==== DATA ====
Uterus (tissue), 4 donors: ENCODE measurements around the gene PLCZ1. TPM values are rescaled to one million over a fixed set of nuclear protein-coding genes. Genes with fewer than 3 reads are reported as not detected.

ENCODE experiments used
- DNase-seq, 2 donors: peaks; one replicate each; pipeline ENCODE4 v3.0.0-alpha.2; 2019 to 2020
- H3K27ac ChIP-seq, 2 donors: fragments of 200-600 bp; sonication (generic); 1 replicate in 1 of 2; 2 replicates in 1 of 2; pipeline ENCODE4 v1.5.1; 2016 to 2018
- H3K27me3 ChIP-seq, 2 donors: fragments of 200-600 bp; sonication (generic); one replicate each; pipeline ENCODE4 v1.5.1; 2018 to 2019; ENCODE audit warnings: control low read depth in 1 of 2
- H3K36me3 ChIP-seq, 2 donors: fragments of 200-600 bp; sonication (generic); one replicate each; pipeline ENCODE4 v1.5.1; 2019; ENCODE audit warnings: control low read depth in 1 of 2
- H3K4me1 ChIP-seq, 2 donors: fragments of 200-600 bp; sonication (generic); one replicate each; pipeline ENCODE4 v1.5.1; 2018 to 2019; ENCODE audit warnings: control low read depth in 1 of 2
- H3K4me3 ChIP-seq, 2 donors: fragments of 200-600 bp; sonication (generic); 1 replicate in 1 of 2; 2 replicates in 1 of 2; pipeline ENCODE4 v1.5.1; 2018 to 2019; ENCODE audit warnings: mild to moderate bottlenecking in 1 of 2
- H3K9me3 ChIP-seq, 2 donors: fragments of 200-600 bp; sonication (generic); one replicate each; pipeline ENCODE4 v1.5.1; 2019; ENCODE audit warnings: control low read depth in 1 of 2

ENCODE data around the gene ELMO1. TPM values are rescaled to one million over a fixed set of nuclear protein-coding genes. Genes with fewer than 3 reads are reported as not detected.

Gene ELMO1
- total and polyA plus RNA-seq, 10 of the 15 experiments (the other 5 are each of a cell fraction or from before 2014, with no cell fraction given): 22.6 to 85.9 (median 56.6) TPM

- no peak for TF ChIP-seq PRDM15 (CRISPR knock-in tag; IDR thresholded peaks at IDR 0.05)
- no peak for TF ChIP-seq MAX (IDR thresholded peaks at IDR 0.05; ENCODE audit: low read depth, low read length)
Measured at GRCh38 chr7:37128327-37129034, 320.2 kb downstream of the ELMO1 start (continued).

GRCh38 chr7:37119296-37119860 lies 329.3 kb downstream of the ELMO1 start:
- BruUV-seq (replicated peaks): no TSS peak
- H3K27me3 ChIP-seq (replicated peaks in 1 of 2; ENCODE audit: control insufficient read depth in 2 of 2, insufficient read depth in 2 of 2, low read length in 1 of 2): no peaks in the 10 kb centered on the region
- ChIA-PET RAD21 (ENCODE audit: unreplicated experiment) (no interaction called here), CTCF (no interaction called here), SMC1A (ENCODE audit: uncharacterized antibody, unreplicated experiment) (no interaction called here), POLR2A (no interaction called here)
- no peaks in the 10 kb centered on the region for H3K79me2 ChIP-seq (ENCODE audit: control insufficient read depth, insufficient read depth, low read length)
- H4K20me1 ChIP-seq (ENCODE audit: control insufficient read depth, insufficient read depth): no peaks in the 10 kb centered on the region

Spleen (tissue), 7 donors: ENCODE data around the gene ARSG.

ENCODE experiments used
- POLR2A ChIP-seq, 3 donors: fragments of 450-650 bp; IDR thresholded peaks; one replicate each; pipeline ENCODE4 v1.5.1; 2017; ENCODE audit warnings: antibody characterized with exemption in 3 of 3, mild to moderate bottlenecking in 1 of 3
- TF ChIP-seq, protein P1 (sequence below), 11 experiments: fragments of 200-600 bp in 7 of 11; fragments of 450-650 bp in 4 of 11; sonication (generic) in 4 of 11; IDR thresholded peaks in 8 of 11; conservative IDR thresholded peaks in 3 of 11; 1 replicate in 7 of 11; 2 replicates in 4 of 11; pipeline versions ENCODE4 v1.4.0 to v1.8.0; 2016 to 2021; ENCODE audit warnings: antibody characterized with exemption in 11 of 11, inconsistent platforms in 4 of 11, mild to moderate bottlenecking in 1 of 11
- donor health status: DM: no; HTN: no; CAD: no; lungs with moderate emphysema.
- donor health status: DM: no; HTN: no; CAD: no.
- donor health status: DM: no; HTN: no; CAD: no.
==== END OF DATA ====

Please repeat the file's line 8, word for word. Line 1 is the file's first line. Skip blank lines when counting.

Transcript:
- H3K4me3 ChIP-seq, 2 donors: fragments of 200-600 bp; sonication (generic); 1 replicate in 1 of 2; 2 replicates in 1 of 2; pipeline ENCODE4 v1.5.1; 2018 to 2019; ENCODE audit warnings: mild to moderate bottlenecking in 1 of 2